How to Calculate the Return on an Investment Property – Peachtree City Property Management

Cindy Rampley - Tuesday, January 19, 2016


Achieving an excellent rate of return on your real estate investment is predicated on buying property in the right location for the right price. We get a lot of questions about the rate of return you should expect, and we have a specific calculation we use to look at what you’re gaining.

Measuring Income and Expenses

Begin with the gross income produced by the property on an annual basis, which is of course the 12 months of rent. That’s all the income a single family home will produce. Then deduct all the annual expenses, including the property taxes, insurance, homeowners association fees, management fees and variables like vacancies and maintenance. Estimate the vacancy and maintenance figures based on the property’s condition and the market. Sometimes, it can be between 10 and 15 percent of the income.

Example of Determining Return

So, consider you bought a property for $170,000, and the inspections and closing costs added some expenses, so you have a total investment of $172,000. This house will rent for about $1,400 a month, which is $16,800 a year. You can estimate the fixed expenses to be about $4,300. The maintenance and vacancy costs could be 10 percent in a good year. The net cash flow is the money you keep in your pocket, which is the gross income minus expenses. In this example, the net income is between $9,800 and $12,400. This is the number you compare to your total investment of $172,000 to come up with your rate of return. If your $172,000 was in another investment like a money market account, your interest rate would be your cash flow. So even using a 15 percent vacancy and maintenance factor, the rate of return can be calculated at 5-1/2 percent. About half of our tenants renew for another year and some stay three or four years. When your vacancy rate is lower, your rate of return is higher and this would be at about 7 percent.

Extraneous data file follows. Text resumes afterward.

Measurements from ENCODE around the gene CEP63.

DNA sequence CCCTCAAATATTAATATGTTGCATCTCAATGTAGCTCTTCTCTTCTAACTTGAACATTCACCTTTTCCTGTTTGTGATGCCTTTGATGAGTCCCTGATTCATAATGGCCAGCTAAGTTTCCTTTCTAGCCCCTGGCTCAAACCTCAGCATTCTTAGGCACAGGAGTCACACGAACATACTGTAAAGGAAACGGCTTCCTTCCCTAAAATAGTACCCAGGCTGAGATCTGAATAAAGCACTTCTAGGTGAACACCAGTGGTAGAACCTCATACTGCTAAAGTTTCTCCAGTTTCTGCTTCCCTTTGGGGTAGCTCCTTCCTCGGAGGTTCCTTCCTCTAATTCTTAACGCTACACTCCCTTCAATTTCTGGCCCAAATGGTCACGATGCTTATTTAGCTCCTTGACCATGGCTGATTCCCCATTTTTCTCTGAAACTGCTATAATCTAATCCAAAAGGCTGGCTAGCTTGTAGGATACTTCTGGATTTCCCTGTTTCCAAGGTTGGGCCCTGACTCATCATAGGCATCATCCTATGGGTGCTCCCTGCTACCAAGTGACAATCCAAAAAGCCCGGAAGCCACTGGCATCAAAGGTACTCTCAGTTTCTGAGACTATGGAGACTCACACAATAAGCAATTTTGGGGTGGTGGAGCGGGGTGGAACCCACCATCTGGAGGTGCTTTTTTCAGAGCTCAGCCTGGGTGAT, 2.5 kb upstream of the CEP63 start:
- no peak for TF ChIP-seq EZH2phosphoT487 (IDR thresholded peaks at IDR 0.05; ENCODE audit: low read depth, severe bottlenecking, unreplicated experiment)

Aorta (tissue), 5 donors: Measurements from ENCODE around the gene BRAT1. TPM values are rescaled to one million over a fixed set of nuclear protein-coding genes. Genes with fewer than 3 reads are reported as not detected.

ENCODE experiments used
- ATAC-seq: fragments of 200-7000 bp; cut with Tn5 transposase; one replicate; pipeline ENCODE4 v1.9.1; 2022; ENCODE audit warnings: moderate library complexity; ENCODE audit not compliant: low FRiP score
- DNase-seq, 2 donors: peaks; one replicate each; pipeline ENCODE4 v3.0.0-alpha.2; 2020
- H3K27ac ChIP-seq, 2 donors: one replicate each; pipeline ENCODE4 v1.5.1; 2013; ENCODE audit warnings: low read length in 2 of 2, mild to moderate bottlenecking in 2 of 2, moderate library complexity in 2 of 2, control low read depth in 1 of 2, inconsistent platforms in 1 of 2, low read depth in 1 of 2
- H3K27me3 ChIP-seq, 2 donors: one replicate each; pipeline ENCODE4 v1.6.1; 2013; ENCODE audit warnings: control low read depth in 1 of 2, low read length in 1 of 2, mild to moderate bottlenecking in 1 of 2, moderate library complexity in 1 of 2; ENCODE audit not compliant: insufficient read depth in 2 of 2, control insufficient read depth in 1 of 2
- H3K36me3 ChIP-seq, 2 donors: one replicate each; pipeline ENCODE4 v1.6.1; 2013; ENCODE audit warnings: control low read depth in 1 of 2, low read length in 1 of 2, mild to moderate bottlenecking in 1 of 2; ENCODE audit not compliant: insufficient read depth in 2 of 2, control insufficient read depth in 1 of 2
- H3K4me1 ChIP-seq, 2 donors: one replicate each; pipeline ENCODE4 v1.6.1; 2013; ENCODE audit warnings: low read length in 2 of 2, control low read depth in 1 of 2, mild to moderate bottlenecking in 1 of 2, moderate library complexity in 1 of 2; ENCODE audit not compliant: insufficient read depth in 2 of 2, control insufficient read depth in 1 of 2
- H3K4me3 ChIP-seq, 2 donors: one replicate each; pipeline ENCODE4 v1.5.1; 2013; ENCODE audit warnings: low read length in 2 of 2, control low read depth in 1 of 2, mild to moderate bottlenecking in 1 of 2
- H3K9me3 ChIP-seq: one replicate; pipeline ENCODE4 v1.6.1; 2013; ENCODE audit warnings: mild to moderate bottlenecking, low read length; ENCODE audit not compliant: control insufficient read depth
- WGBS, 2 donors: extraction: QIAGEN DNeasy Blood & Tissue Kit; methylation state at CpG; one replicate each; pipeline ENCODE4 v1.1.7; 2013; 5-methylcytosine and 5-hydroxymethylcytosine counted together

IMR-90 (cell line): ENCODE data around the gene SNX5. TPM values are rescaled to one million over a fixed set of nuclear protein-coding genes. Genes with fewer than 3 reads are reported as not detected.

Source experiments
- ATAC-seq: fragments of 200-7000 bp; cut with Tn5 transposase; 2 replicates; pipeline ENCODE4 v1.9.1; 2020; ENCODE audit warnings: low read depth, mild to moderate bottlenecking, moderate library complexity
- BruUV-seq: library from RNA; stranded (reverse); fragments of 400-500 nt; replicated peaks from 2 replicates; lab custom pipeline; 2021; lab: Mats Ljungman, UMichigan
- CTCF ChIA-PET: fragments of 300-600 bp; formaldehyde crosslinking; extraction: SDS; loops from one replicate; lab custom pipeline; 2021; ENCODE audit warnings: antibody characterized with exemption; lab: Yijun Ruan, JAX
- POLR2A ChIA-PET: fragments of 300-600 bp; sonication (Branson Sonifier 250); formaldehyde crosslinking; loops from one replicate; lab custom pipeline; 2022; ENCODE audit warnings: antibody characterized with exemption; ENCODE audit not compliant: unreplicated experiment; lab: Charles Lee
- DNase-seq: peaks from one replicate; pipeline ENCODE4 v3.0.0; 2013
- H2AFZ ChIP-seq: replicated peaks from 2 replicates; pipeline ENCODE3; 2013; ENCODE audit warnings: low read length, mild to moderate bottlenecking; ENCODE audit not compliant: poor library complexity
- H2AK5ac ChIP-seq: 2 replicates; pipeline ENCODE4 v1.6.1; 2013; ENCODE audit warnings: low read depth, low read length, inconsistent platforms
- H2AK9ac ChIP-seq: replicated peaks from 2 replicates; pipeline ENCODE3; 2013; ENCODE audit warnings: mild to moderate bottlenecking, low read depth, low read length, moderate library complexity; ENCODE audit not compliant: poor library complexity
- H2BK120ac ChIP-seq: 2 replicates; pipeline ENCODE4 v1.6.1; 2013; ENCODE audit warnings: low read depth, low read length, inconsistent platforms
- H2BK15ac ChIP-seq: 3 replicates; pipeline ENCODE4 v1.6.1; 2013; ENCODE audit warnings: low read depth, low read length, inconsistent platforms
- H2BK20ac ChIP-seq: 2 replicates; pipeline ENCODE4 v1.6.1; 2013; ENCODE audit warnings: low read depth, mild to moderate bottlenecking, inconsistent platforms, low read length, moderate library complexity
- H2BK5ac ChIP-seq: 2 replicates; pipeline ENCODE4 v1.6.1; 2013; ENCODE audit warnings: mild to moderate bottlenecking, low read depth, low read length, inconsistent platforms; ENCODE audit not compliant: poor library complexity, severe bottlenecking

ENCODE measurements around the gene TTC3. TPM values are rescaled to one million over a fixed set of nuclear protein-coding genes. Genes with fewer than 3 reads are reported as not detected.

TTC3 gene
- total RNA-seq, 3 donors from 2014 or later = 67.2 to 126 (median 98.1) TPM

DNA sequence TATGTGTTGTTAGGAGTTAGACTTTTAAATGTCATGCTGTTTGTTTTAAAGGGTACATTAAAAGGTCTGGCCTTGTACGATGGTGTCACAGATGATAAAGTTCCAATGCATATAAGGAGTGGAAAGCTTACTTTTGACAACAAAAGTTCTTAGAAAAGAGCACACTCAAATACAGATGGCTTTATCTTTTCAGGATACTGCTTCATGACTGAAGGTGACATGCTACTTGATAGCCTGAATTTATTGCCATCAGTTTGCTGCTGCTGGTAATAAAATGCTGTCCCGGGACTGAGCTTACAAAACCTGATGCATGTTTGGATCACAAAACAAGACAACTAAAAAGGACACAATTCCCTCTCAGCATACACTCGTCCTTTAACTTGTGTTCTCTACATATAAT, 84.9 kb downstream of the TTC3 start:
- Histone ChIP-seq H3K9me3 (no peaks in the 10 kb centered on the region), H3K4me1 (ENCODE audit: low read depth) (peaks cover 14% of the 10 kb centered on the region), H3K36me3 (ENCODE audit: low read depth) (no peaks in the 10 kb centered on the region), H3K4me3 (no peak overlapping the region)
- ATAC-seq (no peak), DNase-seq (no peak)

Value Appreciation

The value of the house, $170,000, will continue to increase 4 to 5 percent a year. When you add growth and value to your annual cash flow, your long term return will be much higher than that.

Please contact us at Tri-City Realty Services with any questions you have on this topic. We look forward to helping you with your investment goals.